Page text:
ARLINGTON, VA – AUVSI Chairman of the Board Peter Bale and President & CEO Michael Toscano today requested the Federal Aviation Administration (FAA) focus on its commitment to innovative partnerships and proceed with the integration of unmanned aerial systems (UAS) into the National Airspace System (NAS). The selection of six UAS test sites has been delayed by more than three months so far, despite a congressionally mandated timetable for the site selection process and overall integration.
Recently, the FAA has begun citing privacy issues as a reason for delaying UAS integration. However, the primary mission of the FAA is safety. The establishment of UAS test sites will help the FAA establish safety criteria for UAS, which is a completely separate issue from privacy concerns. Yet, in a letter to Rep. Howard McKeon (R-Calif.) earlier this month, Acting FAA Admistrator Michael Huerta wrote that the FAA must fulfill its obligations in a manner that, among other goals, “addresses privacy issues.”
AUVSI Chairman of the Board Peter Bale and President & CEO Michael Toscano today released the following statement:
“Unmanned Aerial Systems (UAS) hold tremendous potential to keep the public safe, create lasting jobs, boost local economies and further advance the U.S. as a leader in technology and innovation. That’s why, in February of this year, Congress required the FAA to safely integrate UAS into the U.S. airspace by September 2015.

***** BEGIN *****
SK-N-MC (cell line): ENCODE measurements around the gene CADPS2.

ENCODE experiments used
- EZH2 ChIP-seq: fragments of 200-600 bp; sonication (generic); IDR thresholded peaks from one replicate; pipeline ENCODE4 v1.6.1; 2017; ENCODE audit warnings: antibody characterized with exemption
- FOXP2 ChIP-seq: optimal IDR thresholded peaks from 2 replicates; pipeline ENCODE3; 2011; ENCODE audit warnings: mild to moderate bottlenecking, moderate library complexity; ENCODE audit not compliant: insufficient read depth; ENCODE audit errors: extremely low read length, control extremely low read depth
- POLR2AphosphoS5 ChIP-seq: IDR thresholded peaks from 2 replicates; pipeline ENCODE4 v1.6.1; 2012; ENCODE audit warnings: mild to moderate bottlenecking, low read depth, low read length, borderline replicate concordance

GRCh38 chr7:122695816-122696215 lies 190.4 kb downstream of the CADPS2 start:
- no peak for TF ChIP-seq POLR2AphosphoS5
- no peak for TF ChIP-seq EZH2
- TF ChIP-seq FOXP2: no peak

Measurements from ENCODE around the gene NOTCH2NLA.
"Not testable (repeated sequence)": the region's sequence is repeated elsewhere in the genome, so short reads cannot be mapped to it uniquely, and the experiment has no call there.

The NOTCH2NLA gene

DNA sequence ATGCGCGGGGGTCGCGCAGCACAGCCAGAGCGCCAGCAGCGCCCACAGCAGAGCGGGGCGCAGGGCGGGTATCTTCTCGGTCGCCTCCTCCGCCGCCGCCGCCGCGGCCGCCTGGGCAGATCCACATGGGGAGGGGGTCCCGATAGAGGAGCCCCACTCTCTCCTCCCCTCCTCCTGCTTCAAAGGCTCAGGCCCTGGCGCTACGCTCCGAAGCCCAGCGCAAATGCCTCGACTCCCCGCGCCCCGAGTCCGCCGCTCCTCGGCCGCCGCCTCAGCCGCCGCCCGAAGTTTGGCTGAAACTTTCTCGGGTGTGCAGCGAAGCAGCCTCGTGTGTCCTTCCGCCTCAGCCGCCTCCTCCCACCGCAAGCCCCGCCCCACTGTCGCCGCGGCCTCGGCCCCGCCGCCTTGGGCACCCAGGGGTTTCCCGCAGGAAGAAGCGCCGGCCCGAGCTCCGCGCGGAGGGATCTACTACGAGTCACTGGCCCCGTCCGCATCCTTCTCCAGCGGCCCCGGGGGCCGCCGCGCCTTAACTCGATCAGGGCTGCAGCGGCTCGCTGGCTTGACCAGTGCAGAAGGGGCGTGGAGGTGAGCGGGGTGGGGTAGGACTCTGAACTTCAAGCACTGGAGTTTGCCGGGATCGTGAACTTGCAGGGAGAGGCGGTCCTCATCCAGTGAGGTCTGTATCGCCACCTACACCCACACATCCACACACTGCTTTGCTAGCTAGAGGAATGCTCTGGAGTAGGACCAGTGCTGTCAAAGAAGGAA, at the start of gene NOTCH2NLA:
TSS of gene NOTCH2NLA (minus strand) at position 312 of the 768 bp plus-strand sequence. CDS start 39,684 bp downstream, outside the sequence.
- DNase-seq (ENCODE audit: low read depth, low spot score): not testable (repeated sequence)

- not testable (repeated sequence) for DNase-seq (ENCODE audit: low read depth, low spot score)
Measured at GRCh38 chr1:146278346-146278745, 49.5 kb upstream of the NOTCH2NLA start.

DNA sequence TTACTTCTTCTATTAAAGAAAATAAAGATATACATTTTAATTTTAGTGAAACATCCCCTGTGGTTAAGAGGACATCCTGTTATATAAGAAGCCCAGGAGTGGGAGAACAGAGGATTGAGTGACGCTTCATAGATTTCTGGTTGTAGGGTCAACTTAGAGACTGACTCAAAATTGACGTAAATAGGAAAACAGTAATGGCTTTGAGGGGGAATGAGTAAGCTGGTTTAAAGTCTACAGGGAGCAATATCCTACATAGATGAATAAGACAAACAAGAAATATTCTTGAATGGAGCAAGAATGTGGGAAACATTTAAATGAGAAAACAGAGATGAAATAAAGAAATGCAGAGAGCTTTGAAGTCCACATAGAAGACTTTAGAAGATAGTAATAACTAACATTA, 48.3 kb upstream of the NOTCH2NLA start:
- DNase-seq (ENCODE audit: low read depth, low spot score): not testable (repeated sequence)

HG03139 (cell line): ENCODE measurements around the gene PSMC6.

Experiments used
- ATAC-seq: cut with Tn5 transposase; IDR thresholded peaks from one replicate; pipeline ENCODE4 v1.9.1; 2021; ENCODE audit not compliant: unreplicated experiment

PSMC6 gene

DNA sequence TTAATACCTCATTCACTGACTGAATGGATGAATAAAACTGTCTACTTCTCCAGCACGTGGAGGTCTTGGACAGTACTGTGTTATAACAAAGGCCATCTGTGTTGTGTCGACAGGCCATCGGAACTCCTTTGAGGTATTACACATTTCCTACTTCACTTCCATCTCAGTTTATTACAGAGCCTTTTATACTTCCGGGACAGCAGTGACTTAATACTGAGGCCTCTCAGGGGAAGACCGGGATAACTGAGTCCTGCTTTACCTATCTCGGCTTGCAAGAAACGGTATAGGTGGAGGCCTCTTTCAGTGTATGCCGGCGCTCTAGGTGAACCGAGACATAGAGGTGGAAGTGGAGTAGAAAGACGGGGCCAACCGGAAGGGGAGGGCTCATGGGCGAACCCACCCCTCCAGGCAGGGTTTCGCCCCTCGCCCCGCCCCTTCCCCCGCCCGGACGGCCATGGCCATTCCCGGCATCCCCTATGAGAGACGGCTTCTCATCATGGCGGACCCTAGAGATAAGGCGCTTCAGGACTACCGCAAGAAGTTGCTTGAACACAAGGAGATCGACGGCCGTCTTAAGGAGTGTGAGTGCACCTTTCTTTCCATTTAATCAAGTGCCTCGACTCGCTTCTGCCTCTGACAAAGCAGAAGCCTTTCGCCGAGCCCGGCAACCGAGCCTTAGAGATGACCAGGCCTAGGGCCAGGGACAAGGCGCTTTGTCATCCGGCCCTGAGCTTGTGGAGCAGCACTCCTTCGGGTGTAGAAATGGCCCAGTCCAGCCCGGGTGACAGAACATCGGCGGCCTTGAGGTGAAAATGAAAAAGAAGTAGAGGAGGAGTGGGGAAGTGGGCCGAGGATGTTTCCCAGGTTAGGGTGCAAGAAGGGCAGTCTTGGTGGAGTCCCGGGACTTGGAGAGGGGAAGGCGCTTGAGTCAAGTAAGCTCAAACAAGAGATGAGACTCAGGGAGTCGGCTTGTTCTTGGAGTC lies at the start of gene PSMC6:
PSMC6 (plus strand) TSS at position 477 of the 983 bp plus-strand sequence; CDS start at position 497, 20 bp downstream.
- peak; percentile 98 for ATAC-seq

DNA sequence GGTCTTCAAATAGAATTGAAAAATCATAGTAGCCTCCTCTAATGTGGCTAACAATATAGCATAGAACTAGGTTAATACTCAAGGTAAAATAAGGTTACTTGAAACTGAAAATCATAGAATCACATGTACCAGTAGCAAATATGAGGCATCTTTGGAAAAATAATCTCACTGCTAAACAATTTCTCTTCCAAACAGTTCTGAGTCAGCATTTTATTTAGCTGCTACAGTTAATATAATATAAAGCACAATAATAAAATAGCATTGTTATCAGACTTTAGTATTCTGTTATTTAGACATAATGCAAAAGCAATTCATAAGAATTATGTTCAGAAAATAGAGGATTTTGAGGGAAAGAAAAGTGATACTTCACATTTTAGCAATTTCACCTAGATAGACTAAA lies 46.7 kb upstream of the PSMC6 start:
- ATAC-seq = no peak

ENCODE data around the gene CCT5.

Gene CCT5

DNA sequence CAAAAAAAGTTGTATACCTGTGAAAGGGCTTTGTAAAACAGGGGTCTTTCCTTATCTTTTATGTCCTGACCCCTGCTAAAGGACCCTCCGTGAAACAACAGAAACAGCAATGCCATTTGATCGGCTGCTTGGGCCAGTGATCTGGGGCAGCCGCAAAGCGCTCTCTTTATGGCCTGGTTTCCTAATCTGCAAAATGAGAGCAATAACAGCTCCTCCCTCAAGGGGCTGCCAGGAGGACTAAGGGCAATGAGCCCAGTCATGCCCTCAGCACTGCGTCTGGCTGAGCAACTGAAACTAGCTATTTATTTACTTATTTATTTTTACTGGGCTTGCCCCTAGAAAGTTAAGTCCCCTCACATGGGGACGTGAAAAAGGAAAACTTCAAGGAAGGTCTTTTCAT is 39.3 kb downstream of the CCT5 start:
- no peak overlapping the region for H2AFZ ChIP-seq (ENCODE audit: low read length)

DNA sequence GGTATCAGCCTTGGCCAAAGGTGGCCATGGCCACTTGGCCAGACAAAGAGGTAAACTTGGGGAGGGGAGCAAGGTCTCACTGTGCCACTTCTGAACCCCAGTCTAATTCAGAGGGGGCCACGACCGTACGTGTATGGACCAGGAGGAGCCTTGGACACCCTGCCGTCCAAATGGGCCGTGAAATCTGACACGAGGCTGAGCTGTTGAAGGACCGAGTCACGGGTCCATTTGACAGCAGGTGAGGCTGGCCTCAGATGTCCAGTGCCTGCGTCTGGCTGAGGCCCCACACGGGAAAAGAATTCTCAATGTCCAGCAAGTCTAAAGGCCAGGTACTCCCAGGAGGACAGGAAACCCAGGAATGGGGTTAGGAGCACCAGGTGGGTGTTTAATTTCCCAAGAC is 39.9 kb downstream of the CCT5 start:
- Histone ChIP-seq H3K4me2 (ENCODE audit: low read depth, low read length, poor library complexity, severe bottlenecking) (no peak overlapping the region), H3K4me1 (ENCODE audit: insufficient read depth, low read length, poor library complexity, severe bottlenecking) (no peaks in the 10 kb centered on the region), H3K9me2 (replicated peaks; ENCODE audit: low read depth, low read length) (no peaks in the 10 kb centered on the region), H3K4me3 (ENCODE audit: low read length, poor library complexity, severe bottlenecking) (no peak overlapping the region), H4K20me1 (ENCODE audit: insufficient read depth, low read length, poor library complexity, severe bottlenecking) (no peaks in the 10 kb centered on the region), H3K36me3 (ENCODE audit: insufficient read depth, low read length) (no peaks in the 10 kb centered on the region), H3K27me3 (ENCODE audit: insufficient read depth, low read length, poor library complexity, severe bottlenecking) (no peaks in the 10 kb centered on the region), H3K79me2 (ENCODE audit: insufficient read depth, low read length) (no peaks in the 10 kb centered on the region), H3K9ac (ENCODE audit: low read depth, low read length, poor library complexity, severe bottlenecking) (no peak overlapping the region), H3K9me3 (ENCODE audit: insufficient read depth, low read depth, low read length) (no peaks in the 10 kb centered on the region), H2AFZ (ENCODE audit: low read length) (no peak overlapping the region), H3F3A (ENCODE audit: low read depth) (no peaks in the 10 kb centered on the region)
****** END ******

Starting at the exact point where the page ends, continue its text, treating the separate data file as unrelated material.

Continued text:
“Congress had the foresight to lay out a multi-year timetable for the integration of UAS, so all stakeholders would have time to work collaboratively to advance this technology in a safe and responsible manner. The FAA should adhere to the will of Congress as well as focus on the agency’s stated mission of providing ‘the safest, most efficient aerospace system in the world.’
“AUVSI and its members are committed to working with all stakeholders to ensure privacy concerns are addressed while advancing this beneficial technology, and work is ongoing in this area. To date, AUVSI has met with a nearly a dozen privacy and civil liberties organizations, in addition to over 100 congressional offices, and AUVSI recently adopted an industry code of conduct that addresses privacy.
“There is also already a growing consensus among law enforcement agencies about the proper use of UAS. The International Association of Chiefs of Police (IACP) adopted UAS guidelines that have won praise from the ACLU. Three other law enforcement associations subsequently endorsed the IACP guidelines.
“As an industry, we support a continued, civil dialogue on privacy, but any such conversations should take place concurrent with the integration. The selection process for the six test sites are a separate issue and should be treated as such. Meanwhile, the FAA should adhere to its mission and do what it does best – focus on the safety of the U.S. airspace – while other, more appropriate institutions consider privacy issues.
“We request the FAA to immediately announce its UAS test site selection process in order to move UAS integration forward without further delay.”